Guest Lecture by Jean Flemma


Jean will speak on United States ocean fisheries management strategies in a presentation at BOKU on Wednesday, 14 June 2017 at 18.00, entitled, "Fish Tales: The challenges to achieving sustainable ocean fisheries management in the U.S.".

Jean Flemma (MSc) is an expert in governmental policies aimed at ocean fisheries management and wildlife conservation. For nearly 25 years, Jean served as a subject-matter expert and senior staff-member to several U.S. Congress committees having environmental focus. She has also been an active contributor to international bodies such as the Convention on International Trade in Endangered Species of wild fauna and flora (CITES) and the International Commission for the Conservation of Atlantic Tuna (ICCAT). She presently is a private consultant to non-governmental organisations and foundations on strategies to implement progressive ocean protection strategies and treaty obligations.

Jean will speak on United States ocean fisheries management strategies in a presentation at BOKU on Wednesday, 14 June 2017 at 18.00, entitled, "Fish Tales: The challenges to achieving sustainable ocean fisheries management in the U.S.".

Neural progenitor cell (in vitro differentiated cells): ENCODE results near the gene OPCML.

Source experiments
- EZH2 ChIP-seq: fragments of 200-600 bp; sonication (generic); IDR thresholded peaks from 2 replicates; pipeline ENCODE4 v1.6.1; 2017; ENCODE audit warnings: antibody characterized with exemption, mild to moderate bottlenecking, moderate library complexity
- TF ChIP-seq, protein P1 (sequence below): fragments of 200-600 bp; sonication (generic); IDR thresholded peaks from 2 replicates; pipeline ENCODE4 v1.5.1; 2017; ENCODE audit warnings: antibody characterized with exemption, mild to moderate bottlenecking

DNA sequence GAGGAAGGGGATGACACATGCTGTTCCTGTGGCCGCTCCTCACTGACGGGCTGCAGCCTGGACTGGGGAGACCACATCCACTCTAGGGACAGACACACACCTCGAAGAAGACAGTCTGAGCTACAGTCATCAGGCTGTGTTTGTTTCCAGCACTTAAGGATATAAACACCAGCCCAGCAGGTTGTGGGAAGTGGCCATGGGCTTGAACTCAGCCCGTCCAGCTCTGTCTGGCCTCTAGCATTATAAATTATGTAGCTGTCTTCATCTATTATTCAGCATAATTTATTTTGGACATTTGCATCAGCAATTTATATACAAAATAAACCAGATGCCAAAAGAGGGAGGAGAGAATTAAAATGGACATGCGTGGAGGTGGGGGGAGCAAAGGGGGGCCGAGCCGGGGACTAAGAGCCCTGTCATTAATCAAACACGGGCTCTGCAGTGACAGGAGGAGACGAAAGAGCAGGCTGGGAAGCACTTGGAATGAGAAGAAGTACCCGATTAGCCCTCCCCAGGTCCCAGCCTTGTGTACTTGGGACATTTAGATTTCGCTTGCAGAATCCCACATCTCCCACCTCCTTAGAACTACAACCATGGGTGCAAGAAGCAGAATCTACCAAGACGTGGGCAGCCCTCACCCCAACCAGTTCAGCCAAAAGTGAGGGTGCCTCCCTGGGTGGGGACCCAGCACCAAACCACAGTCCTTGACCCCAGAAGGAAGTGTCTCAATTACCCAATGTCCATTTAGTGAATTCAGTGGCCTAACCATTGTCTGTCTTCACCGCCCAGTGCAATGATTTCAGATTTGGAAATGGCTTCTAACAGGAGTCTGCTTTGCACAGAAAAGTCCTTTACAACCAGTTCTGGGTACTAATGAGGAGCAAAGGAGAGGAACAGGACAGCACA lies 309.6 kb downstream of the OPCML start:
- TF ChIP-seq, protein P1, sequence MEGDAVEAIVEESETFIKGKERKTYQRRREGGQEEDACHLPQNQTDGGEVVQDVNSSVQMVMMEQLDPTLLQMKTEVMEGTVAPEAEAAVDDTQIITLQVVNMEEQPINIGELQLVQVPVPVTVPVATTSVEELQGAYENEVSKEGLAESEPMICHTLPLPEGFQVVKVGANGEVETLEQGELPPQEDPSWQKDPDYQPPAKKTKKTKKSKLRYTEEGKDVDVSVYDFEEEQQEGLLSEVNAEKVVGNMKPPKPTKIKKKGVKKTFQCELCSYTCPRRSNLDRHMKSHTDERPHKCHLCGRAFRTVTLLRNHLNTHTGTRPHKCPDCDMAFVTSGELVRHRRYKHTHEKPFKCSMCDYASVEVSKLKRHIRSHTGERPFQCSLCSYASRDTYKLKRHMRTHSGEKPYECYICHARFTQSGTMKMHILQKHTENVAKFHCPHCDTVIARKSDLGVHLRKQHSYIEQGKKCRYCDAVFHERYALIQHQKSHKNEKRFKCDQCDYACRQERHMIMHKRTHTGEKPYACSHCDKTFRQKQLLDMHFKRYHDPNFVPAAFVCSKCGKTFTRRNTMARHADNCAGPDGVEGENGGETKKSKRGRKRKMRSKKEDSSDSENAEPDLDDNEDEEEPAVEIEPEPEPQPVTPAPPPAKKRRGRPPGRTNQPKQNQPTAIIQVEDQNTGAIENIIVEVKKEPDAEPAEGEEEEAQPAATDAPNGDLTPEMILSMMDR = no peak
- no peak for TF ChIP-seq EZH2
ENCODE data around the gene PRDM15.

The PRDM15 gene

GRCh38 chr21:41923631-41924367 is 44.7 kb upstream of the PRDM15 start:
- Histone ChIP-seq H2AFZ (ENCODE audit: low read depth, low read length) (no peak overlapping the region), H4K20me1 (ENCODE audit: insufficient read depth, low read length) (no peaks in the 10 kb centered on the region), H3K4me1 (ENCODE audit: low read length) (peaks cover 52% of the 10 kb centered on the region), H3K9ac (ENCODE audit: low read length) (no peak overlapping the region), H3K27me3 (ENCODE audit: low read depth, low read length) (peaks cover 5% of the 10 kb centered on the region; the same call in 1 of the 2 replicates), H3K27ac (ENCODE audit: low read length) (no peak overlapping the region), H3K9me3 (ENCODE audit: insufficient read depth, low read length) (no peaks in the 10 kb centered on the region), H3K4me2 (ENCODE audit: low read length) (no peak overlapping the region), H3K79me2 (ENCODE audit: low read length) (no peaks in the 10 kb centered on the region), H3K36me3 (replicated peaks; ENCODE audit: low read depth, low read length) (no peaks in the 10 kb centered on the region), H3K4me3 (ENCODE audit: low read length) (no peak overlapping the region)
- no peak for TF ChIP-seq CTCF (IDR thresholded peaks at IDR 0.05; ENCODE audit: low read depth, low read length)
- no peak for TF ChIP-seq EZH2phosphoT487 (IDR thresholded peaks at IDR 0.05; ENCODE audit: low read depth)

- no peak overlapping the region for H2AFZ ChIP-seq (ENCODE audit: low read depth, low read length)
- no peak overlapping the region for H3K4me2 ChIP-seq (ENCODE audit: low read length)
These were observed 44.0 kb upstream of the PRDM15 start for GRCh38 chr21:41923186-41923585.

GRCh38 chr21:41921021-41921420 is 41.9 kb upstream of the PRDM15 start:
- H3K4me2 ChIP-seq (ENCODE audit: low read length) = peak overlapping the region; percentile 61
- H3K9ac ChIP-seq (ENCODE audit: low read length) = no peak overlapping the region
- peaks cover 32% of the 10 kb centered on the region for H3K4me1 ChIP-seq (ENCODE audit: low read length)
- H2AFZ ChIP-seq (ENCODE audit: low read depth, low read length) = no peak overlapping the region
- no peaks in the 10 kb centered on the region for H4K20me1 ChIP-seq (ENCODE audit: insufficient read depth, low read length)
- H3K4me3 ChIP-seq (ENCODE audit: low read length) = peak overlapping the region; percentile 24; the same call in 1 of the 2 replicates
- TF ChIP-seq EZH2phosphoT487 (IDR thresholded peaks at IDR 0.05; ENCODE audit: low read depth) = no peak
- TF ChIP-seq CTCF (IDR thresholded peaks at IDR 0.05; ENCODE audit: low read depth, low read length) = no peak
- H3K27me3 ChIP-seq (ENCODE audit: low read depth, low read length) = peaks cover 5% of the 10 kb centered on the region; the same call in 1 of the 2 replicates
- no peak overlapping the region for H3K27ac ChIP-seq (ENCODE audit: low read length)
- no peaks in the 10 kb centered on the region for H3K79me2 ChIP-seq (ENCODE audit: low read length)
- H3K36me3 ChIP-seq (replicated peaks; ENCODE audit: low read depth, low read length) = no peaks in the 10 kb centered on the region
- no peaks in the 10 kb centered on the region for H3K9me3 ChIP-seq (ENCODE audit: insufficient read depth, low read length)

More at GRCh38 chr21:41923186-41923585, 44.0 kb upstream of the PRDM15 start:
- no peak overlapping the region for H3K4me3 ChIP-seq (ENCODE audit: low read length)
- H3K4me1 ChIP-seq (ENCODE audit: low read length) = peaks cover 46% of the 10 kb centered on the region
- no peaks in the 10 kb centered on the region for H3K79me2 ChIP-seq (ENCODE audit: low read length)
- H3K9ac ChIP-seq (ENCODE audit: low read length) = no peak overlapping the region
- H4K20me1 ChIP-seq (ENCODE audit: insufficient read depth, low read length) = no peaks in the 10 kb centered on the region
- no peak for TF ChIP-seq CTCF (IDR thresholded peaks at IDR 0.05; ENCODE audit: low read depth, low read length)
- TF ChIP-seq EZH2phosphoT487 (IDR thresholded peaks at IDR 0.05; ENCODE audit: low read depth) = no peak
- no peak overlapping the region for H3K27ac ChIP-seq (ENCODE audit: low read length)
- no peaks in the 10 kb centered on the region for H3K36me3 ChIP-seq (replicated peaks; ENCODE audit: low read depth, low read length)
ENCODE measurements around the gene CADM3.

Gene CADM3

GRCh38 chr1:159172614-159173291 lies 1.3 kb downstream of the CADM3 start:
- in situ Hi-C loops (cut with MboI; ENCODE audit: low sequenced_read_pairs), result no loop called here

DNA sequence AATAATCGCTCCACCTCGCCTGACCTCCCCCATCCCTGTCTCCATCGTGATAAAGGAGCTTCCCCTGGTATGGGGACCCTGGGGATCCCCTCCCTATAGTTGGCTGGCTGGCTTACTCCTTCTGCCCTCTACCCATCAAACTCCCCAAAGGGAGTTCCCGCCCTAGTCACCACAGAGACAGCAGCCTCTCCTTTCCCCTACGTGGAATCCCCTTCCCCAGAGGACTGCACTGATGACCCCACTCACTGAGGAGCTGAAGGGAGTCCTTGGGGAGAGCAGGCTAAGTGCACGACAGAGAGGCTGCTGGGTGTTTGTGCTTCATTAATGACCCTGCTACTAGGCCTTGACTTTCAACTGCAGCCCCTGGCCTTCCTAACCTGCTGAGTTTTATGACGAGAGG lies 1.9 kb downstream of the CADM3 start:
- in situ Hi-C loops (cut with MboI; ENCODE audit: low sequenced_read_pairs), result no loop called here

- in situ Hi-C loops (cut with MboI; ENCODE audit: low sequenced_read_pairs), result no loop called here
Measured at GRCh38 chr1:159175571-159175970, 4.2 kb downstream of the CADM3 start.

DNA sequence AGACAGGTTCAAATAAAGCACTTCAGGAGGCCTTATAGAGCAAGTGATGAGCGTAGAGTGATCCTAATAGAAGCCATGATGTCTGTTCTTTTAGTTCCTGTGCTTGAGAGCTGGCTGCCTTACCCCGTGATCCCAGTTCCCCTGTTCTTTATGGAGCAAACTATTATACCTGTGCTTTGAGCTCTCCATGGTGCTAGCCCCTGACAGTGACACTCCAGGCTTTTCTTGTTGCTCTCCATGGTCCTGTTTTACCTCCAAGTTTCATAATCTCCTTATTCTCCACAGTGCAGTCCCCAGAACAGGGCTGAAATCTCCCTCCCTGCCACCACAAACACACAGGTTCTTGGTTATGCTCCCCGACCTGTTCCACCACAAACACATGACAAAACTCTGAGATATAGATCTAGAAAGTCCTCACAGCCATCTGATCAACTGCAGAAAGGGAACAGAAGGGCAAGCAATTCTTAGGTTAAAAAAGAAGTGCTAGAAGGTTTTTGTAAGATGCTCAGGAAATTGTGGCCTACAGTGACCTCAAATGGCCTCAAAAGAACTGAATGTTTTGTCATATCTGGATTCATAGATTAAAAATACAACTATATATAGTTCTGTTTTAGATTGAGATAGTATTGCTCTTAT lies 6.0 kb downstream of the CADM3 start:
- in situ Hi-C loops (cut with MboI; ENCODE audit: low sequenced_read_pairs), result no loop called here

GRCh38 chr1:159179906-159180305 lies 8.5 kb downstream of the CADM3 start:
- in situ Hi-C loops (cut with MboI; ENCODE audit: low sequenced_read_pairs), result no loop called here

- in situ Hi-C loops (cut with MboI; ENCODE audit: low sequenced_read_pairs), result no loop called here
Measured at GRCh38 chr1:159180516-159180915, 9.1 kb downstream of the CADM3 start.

U.S. marine fisheries are considered some of the most intensively-managed fisheries in the world. The success of the governmental efforts is the result of a science-based management approach required under federal law. Over the last decade, the U.S. management system has addressed overfishing, rebuilt stocks, reduced bycatch, and helped rebuild local fishing economies. In doing so, it has become a model elsewhere.

This was not always the case, however. Modern fisheries management in the U.S. began only in 1976 with the Magnuson-Stevens Fishery Conservation Act, but the need to conserve U.S. fish stocks became apparent years earlier as large-scale fishing vessels from several foreign nations took large quantities of fish off both the East and West Coasts just miles from shore. As fishermen experienced reduced catches and scientists sounded the alarm about declining stocks, the U.S. became one of the first countries to claim exclusive jurisdiction over fisheries stocks within 200 miles of its shores. The benefits of eliminating foreign fishing vessels from U.S. waters were short-lived, however, and it took many more years to address the challenges of implementing a sustainable management regime. This talk will explore that history and evolution of management that has resulted in the system that exists today.


12.06.2017